Today we pay homage to a phenomenon. One as diffuse and amusing as the internet itself, and as pointless as dog Halloween costumes. I'm speaking, of course, of giant games.
Not Supergiant Games, makers of the forthcoming and awesome-looking indie RPG Bastion, but giant games themselves. Sports are often quite large. Everything about football is big except the ball, and some soccer fields seem to stretch on forever. Games, however, have historically had little mass. Video games, board games, card games, and party games all have very little mass to their equipment, if any at all. Even arcade cabinets, the biggest "hardware" in the world of video games, can be moved in a truck or with a dolly. Try that with a baseball diamond.
But people love big stuff, gamers and nongamers alike. So it is only natural that some DIY-loving gamers and artists have expanded their passion by making the giant games below. They may not be practical, but creative expression often isn't. Enjoy, and do try this at home. Except the Tetris commercial.
Video games have popped up in modern art museums more reguarly over the last five years, perhaps nowhere more impressively than this amazing playable installation at PS1, MOMA, New York. Artist Feng Mengbo's "Long March: Restart" casts the player as a Red Army soldier armed with soda cans, features cameos from classic game characters like Mega Man, and is breathtaking in its scope and presentation.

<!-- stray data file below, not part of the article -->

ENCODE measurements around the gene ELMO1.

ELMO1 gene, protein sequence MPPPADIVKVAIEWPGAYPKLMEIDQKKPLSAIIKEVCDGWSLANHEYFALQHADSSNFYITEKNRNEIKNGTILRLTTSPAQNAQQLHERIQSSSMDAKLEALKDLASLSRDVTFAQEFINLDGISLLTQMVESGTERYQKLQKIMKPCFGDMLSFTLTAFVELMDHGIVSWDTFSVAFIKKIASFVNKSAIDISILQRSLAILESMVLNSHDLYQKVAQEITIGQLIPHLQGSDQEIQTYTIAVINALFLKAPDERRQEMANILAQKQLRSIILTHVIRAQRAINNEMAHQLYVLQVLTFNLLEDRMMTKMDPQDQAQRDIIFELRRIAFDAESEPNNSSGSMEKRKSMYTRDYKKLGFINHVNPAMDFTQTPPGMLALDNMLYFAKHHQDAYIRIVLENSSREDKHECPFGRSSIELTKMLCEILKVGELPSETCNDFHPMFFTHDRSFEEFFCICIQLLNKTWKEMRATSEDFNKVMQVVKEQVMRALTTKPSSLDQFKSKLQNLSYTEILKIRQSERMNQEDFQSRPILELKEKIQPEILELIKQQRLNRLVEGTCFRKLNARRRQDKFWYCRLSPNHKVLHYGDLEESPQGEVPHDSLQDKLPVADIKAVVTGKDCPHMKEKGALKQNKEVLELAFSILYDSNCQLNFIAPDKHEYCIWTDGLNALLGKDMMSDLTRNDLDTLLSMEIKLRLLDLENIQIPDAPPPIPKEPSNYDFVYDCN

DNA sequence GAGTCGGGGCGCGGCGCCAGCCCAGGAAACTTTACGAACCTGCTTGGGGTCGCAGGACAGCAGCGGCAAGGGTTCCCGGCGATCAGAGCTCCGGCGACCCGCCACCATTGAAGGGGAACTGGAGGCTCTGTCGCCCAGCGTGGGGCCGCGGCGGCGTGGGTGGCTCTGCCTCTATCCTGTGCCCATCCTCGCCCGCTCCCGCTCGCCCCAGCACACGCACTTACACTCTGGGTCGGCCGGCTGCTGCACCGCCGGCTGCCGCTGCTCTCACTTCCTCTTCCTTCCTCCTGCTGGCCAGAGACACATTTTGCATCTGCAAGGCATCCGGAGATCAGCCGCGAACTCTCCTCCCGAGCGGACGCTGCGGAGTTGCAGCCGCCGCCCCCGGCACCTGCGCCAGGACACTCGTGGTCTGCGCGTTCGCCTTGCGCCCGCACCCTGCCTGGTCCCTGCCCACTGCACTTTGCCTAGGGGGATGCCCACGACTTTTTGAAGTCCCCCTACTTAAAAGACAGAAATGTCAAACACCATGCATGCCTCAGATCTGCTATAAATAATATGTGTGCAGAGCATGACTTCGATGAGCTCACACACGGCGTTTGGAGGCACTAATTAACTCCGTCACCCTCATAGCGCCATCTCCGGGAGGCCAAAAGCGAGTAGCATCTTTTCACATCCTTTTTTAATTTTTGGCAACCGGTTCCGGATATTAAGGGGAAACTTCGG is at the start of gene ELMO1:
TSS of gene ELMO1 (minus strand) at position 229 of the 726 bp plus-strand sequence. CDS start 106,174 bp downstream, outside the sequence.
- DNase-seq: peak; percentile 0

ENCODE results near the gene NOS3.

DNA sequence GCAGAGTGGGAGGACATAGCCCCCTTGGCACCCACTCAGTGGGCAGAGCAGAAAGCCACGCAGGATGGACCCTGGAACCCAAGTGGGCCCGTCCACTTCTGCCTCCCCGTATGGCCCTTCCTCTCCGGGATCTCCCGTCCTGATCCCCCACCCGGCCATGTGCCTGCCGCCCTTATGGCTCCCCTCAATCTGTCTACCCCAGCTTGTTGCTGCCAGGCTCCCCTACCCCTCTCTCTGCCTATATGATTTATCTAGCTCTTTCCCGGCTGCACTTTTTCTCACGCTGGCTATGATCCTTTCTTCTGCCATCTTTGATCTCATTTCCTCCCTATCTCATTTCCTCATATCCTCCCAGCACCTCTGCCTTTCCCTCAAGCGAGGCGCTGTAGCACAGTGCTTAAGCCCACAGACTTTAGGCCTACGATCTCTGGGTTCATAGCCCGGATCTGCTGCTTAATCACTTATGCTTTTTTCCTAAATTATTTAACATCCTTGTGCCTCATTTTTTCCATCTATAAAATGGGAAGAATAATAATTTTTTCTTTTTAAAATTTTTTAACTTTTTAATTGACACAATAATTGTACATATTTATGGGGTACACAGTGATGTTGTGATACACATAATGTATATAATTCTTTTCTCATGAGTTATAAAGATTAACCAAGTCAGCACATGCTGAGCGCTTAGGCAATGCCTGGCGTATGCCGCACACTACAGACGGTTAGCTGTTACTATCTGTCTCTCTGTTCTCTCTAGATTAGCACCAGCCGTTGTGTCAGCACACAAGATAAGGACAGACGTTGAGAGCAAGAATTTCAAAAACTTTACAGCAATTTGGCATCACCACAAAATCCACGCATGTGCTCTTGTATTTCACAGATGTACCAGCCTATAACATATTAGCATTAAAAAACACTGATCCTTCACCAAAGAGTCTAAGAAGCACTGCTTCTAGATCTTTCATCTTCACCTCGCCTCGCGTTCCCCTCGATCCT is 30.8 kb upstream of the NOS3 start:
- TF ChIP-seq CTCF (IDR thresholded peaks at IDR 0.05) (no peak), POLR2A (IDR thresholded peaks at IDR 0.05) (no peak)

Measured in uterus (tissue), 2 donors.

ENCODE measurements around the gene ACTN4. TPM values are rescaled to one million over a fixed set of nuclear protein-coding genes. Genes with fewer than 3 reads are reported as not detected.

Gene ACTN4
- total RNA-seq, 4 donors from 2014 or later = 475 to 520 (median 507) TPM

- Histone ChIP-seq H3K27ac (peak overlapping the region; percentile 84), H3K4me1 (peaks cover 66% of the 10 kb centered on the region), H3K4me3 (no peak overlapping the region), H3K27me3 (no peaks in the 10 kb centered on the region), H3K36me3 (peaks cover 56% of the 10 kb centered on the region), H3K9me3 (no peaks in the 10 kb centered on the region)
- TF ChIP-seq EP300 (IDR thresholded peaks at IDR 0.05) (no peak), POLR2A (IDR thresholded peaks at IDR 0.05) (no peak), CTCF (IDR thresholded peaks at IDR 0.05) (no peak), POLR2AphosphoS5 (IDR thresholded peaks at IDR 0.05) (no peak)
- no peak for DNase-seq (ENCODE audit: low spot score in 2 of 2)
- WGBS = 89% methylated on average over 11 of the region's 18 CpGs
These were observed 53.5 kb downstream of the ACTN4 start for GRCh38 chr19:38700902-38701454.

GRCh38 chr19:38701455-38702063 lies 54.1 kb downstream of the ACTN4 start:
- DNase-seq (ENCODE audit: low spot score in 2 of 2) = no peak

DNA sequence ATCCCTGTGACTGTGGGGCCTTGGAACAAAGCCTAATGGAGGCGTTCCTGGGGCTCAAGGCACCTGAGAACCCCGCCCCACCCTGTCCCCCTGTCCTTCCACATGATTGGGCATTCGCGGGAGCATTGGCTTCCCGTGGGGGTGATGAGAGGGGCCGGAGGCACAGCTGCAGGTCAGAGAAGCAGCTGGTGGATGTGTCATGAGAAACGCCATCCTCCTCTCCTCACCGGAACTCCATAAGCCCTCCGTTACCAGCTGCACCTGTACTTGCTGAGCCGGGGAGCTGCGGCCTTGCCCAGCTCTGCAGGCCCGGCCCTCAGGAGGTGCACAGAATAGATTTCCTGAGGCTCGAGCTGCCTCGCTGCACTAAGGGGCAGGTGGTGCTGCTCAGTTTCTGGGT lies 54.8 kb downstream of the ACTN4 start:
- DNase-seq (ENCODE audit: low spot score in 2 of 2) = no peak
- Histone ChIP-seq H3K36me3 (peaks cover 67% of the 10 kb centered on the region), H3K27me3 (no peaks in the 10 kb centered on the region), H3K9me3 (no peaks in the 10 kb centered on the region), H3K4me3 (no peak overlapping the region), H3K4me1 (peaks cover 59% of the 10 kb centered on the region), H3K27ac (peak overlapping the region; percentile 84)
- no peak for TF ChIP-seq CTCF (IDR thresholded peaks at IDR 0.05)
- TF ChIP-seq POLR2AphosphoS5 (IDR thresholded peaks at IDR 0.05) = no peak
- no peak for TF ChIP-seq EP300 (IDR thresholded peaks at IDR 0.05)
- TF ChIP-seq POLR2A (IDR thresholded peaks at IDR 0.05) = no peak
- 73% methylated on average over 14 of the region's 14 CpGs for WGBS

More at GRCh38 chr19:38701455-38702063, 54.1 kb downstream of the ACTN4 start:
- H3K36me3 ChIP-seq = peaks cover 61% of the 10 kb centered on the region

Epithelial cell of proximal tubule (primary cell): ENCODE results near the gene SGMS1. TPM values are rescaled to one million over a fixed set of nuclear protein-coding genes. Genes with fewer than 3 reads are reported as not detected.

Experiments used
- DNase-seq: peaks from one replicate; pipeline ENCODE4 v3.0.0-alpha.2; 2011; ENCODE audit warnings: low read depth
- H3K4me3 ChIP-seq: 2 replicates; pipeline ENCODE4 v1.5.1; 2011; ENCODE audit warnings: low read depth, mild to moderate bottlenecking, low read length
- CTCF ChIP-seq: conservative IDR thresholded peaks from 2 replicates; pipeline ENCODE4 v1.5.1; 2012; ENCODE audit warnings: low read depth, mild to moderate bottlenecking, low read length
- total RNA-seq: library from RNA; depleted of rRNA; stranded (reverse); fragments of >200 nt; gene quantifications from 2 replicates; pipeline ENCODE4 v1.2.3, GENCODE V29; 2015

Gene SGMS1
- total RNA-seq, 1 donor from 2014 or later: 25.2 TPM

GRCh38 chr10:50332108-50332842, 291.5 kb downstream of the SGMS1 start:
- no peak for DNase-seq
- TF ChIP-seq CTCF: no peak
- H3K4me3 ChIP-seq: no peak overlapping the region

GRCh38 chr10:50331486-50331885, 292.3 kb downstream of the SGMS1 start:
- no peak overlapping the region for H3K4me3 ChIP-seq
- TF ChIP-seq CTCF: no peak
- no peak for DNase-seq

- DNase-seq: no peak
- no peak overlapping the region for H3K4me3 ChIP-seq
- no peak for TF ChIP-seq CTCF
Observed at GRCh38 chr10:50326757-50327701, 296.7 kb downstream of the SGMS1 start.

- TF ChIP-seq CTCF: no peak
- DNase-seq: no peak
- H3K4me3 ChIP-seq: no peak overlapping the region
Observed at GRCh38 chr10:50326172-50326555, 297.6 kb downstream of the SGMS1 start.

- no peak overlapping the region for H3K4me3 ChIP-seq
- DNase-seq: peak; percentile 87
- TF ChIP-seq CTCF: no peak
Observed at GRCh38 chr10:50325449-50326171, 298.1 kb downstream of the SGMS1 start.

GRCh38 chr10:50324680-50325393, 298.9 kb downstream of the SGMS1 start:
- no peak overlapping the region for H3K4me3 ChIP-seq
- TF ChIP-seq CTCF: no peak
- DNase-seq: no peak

This French commercial for Eastpak backpacks features people playing Tetris in the most suicidal way possible. Also wearing animal masks. Looks like a fun party.
Europeans are on the cutting edge of giant game design. This giant Tetris adaptation is called LummoBlocks, and is playable on Friday nights in Plaza de la Letras in Madrid. It requires two players to stand in specific areas, and their movements synchronously control the movement and orientation of the Tetris blocks. Cooperative play and motion control in a giant Tetris game? Now we're in the Future.
Go here. Self-described digital creative agency Soap Media out of Australia have placed thousands of PacMan levels in an interconnnecting grid with a map (think early Zelda), and allow you to play free for as long as you can stomach. Yes, each of the small blue square in the "Navigator" window below is a PacMan board. And that's a small fraction of the map. If someone beats this whole thing, they deserve a medal... and to bask in the sunlight, after an eon of dark and dungeony PacMan-ing.
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